Itís Just a Matter of Pride?
15 May, 2009
By Dr. Nauman Niaz
There is a fragile future of Pakistan to consider. Wracked by geo-political turmoil, threatened by terrorism, and lacking India’s wealth, Pakistan cricket has become a pariah, with BCCI manipulating and ICC shirking and tricking them without being the competent authority to take the decision which they not only authenticated but also hastily implemented.
A legal notice issued to International Cricket Council (ICC) by the Pakistan Cricket Board (PCB), to some has come as an overt and covert intimidation. It seems, the PCB has tried standing up to BCCI’s manipulation, sending the message that they are now equally in a contest with them. To most, PCB is playing in a dead-pan, running against the bull-horns and their response is only emotional. Nonetheless the other side shows them hitting the ground, communicating emotional tenacity, determination and resolve.
ICC unlawfully took a unilateral decision and awarded Pakistan’s share of the World Cup 2011 matches to India. The series of events on behaviors disturbed characters commonly display that both ICC and the BCCI impair their ability to internalize pro-social values and also frequently serve as tactics to manipulate and impression-manage others-guilt-gripping and shaming, externalizing the blame, rationalization, minimization, and feigning innocence.
Considering the present geo-political situation and the internal upheaval, it is almost next to foolishness considering that World Cup 2011 matches could be staged in Pakistan, without scare and also plain stupidity to contemplate foreign teams agreeing to play in a country that witnessed Sri Lanka being ambushed, the bullets spreading all over. Security failure it was, still BCCI and the ICC fired off so quickly that they were hard to identify and separate, and some slick maneuvers could utilize several tactics at once, picking at Pakistan, completely wrong-footed.
ICC and the BCCI, working in advantageous environments concealed clearly obvious aggressive or exploitive intent while simultaneously putting Pakistan unconsciously on the defensive. However, Mr. Ijaz Butt is now engaged in deliberate, intense confrontation designed to challenge the legitimacy or validity, or the value of the decision taken by the ICC.
BCCI and the ICC, significantly after the ambush at Lahore where Sri Lanka barely survived fatality, labeled Pakistan a cricketing backwater. For a while now, Pakistan cricket has felt it is being discriminated against when it comes to issues of safety, and it is easy to see why they may feel that money speaks all languages but Urdu.
It's going to require a good deal of compassion, especially in the ICC and India's case, and courage, to welcome Pakistan back into the fold, but every effort must be made because cricket doesn't have enough good teams to be able to cast aside one of its major nations.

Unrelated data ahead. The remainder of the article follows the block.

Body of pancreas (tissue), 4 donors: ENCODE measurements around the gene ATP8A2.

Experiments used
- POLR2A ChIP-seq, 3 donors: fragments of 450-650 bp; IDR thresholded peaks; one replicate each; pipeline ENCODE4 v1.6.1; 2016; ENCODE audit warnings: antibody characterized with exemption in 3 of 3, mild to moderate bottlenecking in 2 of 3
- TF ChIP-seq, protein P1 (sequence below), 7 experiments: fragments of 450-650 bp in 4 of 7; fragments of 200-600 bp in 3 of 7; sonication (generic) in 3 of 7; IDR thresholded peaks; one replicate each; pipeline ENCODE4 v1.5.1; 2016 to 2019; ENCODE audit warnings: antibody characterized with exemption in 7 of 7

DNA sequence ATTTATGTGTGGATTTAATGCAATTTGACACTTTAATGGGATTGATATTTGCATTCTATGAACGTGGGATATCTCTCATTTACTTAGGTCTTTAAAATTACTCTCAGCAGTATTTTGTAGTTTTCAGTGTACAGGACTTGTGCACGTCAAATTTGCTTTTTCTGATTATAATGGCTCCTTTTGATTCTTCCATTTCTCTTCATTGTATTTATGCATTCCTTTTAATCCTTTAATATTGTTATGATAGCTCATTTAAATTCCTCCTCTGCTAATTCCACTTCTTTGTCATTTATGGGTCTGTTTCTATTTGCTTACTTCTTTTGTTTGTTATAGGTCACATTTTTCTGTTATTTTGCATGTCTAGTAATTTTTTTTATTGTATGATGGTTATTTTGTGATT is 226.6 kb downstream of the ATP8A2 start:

The ICC's dithering has succeeded in driving a rift between Pakistan and some of the other major cricket nations, especially India. This is not a conducive atmosphere for rational decision-making in the future, especially considering how well known the ICC is for its politicking and power broking. When the storm clouds gathered and decision about moving Pakistan’s share of Cricket World Cup 2011 matches to India gained momentum, it seemed, none stood behind Pakistan, the Lahore terrorist attack brazenly used as a tool. At this point, it appears as though the ICC is splitting along ethnic lines, as has been predicted many times before.
It sounds daft that Pakistan, even if the decision is overturned could still be a place to organize international matches by 2011, still their arguments over the World Cup hosting rights rage and the ICC looks to be on the verge of splintering. IDI had the powers and not the ICC and also even the competent authority could only recommend shifting the World Cup from Pakistan. Second, according to the MOU, Pakistan could only be inquired about their security plans eighteen months before the start of the tournament. In haste, the ICC allowed such manipulations to run and end in such acrimony is hard to understand. If there’s one thing it does well, it is placate vested interests. If they could find a way to appease BCCI on the ICL and Zimbabwe issues, then surely there was a route through the World Cup queries.
Pakistan’s rights of hosting the World Cup matches couldn’t and shouldn’t have been taken away-instead if there were security concerns and in case if they lasted up to 2010, they could have been asked to shift their matches, not to India but to a neutral venue such as Abu Dhabi or Dubai. By stripping Pakistan it means they would lose a huge financial chunk. They would be having some disgruntled business partners in the form of the television rights holder and sponsors. Even worse, Pakistan was considered a plaything to be pushed, prodded or pulled in any direction. That is one sure way to devalue the game. It is a major concern.